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Otolaryngol Head Neck Surg. 2009 Jun;140(6):800-8. doi: 10.1016/j.otohns.2009.01.043.

Updated systematic review of tonsillectomy and adenoidectomy for treatment of pediatric obstructive sleep apnea/hypopnea syndrome.

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  • 1Department of Otolaryngology-Head and Neck Surgery, Rush University Medical Center, Chicago, IL, USA. hednnek@aol.com

Abstract

OBJECTIVE:

Perform an updated systematic review and meta-analysis to determine the cure rate of tonsillectomy and adenoidectomy (T&A) for pediatric obstructive sleep apnea/hypopnea syndrome (OSAHS).

METHODS:

A systematic review was performed to identify English-language studies that evaluate the treatment of pediatric (age < 20 years) OSAHS patients with T&A using polysomnography as a metric of cure. Twenty-three studies fit the inclusion criteria and a meta-analysis was performed to determine the overall success. Meta-analysis was also performed to determine the success in obese and comorbid populations vs cohorts of healthy children.

RESULTS:

The meta-analysis included 1079 subjects (mean sample size of 42 patients) with a mean age of 6.5 years. The effect measure was the percentage of pediatric patients with OSAHS who were successfully treated (k = 22 studies) with T&A based on preoperative and postoperative PSG data. Random-effects model estimated the treatment success of T&A was 66.3 percent, when cure was defined per each individual study. When "cure" was defined as an apnea-hypopnea index (AHI) of <1 (k = 9 studies), random-effects model estimate for OSAHS treatment success with T&A was 59.8 percent. Postoperative mean AHI was significantly decreased from preoperative levels.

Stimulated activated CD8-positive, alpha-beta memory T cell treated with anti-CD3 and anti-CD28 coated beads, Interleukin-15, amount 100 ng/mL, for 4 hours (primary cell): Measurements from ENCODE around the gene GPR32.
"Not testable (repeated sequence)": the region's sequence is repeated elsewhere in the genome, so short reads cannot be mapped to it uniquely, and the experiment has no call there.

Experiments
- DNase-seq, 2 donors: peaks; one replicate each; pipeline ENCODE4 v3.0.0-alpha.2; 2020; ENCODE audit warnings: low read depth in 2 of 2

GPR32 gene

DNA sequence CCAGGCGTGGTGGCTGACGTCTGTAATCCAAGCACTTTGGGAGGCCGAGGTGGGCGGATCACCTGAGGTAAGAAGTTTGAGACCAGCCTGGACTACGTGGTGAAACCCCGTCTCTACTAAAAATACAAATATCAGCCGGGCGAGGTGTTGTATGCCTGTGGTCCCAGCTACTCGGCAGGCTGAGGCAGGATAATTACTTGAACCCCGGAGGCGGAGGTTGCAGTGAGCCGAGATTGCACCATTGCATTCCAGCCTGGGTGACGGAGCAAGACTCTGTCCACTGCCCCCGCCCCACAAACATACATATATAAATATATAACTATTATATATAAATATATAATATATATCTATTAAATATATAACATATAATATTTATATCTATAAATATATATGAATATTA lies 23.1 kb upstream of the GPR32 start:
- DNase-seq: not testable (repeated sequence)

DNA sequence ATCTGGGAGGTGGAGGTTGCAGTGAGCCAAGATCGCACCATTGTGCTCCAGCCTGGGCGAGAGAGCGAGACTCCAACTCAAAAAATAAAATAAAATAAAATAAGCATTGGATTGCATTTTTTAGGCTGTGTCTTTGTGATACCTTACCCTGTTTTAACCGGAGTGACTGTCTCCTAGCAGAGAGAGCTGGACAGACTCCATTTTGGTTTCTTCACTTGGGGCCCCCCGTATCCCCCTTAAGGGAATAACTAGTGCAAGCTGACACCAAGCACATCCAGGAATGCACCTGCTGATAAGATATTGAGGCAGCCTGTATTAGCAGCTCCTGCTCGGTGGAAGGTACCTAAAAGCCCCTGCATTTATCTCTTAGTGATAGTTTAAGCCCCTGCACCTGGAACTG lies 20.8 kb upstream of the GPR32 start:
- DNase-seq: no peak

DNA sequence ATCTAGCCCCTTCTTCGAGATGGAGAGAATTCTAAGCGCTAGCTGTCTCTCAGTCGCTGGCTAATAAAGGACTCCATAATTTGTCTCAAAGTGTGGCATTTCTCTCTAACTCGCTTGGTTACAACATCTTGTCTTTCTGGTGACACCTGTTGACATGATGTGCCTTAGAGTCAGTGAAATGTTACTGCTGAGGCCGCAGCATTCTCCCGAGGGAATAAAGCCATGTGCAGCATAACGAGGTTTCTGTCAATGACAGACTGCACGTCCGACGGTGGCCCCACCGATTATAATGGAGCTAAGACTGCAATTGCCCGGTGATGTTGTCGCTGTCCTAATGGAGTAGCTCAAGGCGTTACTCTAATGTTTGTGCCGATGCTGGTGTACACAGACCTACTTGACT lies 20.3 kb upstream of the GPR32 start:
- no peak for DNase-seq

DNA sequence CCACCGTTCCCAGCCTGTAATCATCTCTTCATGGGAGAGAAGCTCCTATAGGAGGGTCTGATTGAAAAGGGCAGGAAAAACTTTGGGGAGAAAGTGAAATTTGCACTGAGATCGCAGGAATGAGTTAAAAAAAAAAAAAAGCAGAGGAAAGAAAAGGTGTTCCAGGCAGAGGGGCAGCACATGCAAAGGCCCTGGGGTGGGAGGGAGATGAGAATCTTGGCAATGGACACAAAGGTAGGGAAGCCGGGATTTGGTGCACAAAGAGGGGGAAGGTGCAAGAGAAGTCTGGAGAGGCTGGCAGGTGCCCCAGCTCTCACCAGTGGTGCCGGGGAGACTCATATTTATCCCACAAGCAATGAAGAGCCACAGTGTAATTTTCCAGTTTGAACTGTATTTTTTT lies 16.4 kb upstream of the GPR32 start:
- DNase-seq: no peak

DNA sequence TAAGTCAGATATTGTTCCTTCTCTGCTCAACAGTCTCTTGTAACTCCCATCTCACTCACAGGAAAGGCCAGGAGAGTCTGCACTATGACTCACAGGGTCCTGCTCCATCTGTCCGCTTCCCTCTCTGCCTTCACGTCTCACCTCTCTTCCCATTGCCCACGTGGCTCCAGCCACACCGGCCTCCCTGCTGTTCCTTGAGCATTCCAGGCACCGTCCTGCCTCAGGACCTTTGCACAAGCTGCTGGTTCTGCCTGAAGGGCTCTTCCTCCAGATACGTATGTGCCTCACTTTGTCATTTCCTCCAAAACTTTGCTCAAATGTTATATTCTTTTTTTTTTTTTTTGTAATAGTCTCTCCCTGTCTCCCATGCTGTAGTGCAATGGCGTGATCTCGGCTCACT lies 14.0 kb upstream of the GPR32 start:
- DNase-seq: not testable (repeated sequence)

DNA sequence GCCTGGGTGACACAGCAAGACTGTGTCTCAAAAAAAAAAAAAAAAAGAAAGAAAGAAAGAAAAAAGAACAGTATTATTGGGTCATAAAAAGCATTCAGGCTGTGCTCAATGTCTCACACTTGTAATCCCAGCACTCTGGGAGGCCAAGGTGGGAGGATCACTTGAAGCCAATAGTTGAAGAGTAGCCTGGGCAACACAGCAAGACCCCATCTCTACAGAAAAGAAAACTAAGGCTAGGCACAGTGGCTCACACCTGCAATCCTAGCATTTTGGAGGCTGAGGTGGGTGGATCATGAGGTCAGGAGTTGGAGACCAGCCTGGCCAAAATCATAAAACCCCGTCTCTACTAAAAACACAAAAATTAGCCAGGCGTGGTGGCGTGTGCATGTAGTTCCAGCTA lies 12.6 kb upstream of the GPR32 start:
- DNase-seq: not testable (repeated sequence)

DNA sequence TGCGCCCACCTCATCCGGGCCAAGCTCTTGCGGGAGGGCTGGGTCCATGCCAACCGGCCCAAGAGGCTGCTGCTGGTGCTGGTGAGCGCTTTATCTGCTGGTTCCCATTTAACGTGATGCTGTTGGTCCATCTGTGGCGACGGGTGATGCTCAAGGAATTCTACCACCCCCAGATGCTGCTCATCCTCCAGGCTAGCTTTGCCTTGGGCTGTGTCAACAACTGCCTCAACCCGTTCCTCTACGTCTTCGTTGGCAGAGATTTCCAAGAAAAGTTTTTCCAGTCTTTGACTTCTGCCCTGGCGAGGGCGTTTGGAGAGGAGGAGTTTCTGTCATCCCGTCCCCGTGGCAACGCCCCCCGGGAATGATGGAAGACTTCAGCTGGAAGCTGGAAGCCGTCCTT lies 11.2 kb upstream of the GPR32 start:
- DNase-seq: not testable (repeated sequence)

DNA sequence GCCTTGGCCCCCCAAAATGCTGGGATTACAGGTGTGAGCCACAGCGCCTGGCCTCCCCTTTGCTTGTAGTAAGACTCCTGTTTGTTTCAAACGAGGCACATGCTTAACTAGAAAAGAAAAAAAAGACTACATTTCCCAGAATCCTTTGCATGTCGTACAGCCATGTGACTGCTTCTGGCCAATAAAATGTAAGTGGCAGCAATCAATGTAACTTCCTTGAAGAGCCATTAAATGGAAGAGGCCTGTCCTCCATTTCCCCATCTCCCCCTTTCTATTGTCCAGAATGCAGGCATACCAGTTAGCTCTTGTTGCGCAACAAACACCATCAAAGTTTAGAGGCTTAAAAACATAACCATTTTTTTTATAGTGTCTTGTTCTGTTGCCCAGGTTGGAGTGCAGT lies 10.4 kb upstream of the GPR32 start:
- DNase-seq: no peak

CONCLUSIONS:

Contrary to popular belief, meta-analysis of current literature demonstrates that pediatric sleep apnea is often not cured by T&A. Although complete resolution is not achieved in most cases, T&A still offers significant improvements in AHI, making it a valuable first-line treatment for pediatric OSAHS.

[PubMed - indexed for MEDLINE]
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